I kicked off this five-part series with a brief overview of current martech trends and how they do, or don’t fit into the email marketing landscape. I riffed on the AI topic and touched upon how this old (yet always new) trend is playing a major role in addressing many of the challenges facing email marketers today. I ended the first post with the trend of “Story”, which provided a nice segue into the second step of building a future-proof email marketing roadmap.

Step 2: Make a distinction between triggered journeys and newsletters 

When Salesforce Marketing Cloud launched “Journey Builder” in 2014, the “customer journey” was deemed to be the future of marketing. Its promise was to empower marketers to understand and optimize every customer interaction along their journey with a brand. At the heart of Journey Builder were triggers for every touchpoint from ads to emails to abandoned carts. 

Ever since, triggered journeys have been the focus of email marketing because they enable real-time moments. Every customer action or event can be attached to a trigger that determines when and how an email is sent along the journey. It’s someone’s birthday? Send them an email for a 10% discount. A shopper bounces before checking out? Send them a “You forgot something in your cart” email (potentially with a discount to entice them back). 

There is no doubt that triggered journeys are an important part of any email marketing program. In aggregate, triggered emails are highly effective at what they are designed to do: sell and convert based on the when and how. The thing they often fall short on is the what. Within the larger objectives to “personalize” and prompt an action in real time, relevance can unfortunately be missed. Focusing on customer experience is where email newsletters come into the picture and is an even more powerful driver of incremental lifetime value.

We’ve established the purpose of triggered journeys: selling and conversions. Newsletters are different and it’s a mistake to lump email newsletters into the same bucket. Yes, newsletters have earned a bad reputation and can definitely fall short in their own right when they lack individualized content. However, when done right, the purpose of a modern newsletter is customer experience, relationship building, and cultivating/increasing measurable lifetime value (LTV).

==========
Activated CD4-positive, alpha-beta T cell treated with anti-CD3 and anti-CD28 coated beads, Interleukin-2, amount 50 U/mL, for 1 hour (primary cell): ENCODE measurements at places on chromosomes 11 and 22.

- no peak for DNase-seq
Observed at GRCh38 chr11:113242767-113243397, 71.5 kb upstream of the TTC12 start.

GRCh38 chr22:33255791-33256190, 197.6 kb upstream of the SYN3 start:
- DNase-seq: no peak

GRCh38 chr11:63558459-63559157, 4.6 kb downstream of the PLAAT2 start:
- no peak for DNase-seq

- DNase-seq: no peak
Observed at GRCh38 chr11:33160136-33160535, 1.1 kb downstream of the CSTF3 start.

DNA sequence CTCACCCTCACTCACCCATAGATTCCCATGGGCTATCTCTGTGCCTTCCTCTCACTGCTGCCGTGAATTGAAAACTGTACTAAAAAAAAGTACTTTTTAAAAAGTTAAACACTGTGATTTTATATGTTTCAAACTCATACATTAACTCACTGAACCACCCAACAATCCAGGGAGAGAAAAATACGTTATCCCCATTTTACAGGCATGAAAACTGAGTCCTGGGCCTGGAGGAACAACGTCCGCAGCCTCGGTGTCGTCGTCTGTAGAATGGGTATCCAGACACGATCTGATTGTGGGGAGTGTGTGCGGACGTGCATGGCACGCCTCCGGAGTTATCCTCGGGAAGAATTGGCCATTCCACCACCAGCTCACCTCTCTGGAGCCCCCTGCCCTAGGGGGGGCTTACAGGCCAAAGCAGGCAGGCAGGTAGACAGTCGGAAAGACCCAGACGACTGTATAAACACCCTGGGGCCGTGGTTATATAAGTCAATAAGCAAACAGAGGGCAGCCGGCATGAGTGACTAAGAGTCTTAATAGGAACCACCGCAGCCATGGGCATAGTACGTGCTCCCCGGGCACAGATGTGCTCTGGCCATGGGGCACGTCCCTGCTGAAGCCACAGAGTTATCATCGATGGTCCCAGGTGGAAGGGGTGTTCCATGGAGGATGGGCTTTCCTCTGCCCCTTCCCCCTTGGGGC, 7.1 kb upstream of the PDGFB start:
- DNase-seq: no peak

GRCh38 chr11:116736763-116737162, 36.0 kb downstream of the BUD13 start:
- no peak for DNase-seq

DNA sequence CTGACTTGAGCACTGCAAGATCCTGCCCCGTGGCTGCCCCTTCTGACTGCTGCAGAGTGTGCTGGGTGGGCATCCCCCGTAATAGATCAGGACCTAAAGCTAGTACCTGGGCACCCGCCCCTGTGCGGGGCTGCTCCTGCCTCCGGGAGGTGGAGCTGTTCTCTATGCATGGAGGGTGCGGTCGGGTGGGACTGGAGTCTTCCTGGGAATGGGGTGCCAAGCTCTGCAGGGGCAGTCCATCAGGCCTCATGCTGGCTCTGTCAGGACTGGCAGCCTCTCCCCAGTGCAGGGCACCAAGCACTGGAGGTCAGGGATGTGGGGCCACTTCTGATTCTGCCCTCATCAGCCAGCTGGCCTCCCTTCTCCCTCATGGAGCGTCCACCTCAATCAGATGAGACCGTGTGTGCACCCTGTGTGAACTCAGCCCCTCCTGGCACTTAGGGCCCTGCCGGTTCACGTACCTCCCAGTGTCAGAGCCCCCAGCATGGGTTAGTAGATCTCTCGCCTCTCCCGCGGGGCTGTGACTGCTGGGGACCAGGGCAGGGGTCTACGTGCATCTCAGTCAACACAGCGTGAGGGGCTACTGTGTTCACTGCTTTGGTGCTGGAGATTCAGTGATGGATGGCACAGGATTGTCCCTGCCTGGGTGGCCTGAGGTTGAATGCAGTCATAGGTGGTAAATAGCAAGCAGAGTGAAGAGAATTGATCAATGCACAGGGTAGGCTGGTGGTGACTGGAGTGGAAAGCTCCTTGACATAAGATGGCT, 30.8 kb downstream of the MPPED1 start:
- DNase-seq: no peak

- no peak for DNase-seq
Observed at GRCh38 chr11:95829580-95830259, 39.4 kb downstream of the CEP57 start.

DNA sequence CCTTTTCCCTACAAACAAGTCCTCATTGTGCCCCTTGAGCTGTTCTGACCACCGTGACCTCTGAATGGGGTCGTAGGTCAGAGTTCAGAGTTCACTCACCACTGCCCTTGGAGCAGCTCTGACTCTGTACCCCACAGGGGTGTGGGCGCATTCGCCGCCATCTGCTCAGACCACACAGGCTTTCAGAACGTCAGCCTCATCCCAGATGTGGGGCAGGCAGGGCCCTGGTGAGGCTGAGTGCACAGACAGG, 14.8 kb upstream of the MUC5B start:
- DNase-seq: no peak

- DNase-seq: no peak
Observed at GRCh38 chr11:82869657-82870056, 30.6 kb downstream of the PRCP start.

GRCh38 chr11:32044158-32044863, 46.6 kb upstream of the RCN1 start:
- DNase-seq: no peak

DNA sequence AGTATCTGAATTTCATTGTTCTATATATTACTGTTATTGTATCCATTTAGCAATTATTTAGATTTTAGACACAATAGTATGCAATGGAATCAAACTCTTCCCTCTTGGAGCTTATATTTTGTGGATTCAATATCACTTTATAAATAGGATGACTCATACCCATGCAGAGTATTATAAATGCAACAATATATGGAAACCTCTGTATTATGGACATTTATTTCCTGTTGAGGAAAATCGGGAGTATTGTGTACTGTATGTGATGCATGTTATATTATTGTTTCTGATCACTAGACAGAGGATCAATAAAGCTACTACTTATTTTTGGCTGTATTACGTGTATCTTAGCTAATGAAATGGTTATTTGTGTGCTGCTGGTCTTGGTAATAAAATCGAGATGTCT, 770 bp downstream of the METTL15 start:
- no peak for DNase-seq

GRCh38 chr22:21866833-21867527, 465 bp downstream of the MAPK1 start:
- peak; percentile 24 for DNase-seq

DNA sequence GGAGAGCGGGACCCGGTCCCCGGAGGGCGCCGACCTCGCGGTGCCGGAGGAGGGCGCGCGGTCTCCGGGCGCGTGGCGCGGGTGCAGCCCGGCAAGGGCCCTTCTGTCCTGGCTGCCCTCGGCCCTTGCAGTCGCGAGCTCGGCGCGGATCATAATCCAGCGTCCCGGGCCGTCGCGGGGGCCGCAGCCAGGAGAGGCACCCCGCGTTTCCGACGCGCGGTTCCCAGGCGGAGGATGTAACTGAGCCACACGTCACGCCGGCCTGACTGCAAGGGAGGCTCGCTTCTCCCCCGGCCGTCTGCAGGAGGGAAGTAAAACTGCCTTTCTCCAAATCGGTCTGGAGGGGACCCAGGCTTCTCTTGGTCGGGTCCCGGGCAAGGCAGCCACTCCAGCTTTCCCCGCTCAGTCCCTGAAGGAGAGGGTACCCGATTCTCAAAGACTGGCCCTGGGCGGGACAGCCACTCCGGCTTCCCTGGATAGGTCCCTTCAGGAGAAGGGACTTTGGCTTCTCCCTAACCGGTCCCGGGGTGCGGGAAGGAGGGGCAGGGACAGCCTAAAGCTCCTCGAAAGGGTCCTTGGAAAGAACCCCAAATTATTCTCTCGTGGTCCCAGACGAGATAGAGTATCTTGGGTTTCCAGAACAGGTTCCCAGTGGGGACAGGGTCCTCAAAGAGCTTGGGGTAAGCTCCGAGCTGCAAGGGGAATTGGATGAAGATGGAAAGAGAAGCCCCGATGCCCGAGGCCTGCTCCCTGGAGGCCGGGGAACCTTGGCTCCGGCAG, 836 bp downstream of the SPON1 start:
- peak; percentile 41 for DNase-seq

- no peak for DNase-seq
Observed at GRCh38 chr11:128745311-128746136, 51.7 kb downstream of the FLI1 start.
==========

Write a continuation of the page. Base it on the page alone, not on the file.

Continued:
This is where the martech trend of “story” comes into play. More and more marketing technology is focused on what William Terdoslavich called “Data storytelling” in his MarTech article. The three-act play example in the post is a perfect illustration of what a modern newsletter should do. Sure, it’s not just story for its own sake — sales and long term loyalty are every brand’s end game. However, newsletters, unlike triggers, are about the long game and providing people with tangible value past the immediate sale/offer.

Because consumers have come to expect and value complete experiences and not just transactional messages, making a distinction between triggered journeys and newsletters are key to future-proofing an email marketing roadmap. 

While everyone has triggers in their toolbox, most are overlooking the critical importance and impact of a modern newsletter. In fact, email marketers can create a virtuous cycle between triggered journeys and newsletters. Email newsletters can provide sources of interest, which reinforce triggers and make them smarter, which can then be used as data signals to enrich the story presented in a newsletter to every individual. In order for newsletters to remain relevant week over week or month over month, the story needs to constantly evolve. Imagine reading your favorite magazine and every page of every issue learns and predicts your needs and interests.

So how and where do data and narrative come together in email marketing? This is the fun stuff — turning data into content. The next step in the roadmap will focus on what I believe to be an important email marketing trend for 2022 and beyond: developing your content with a modular design system. Sounds boring but it isn’t. In the next post, I’ll dive into the topic of dynamic content (something that works for both triggered journeys and newsletters) and explore how to bring all of this to life.

Stay tuned and I’d love to hear your thoughts!